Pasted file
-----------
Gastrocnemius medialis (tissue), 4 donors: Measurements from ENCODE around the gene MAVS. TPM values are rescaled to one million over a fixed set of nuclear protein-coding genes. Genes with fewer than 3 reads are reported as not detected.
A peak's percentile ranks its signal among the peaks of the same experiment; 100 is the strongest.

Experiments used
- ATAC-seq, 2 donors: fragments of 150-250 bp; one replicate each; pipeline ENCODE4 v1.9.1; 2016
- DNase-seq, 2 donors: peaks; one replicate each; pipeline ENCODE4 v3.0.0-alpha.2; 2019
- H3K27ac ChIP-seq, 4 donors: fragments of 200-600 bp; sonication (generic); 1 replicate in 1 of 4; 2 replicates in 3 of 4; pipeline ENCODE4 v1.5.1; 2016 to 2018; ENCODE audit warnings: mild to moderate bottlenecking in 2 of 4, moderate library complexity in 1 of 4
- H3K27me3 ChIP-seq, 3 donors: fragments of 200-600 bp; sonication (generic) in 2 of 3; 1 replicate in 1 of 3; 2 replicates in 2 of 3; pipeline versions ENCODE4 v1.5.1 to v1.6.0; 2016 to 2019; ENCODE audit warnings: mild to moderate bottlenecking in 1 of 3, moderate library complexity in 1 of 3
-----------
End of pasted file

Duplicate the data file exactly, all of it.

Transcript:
Gastrocnemius medialis (tissue), 4 donors: Measurements from ENCODE around the gene MAVS. TPM values are rescaled to one million over a fixed set of nuclear protein-coding genes. Genes with fewer than 3 reads are reported as not detected.
A peak's percentile ranks its signal among the peaks of the same experiment; 100 is the strongest.

Experiments used
- ATAC-seq, 2 donors: fragments of 150-250 bp; one replicate each; pipeline ENCODE4 v1.9.1; 2016
- DNase-seq, 2 donors: peaks; one replicate each; pipeline ENCODE4 v3.0.0-alpha.2; 2019
- H3K27ac ChIP-seq, 4 donors: fragments of 200-600 bp; sonication (generic); 1 replicate in 1 of 4; 2 replicates in 3 of 4; pipeline ENCODE4 v1.5.1; 2016 to 2018; ENCODE audit warnings: mild to moderate bottlenecking in 2 of 4, moderate library complexity in 1 of 4
- H3K27me3 ChIP-seq, 3 donors: fragments of 200-600 bp; sonication (generic) in 2 of 3; 1 replicate in 1 of 3; 2 replicates in 2 of 3; pipeline versions ENCODE4 v1.5.1 to v1.6.0; 2016 to 2019; ENCODE audit warnings: mild to moderate bottlenecking in 1 of 3, moderate library complexity in 1 of 3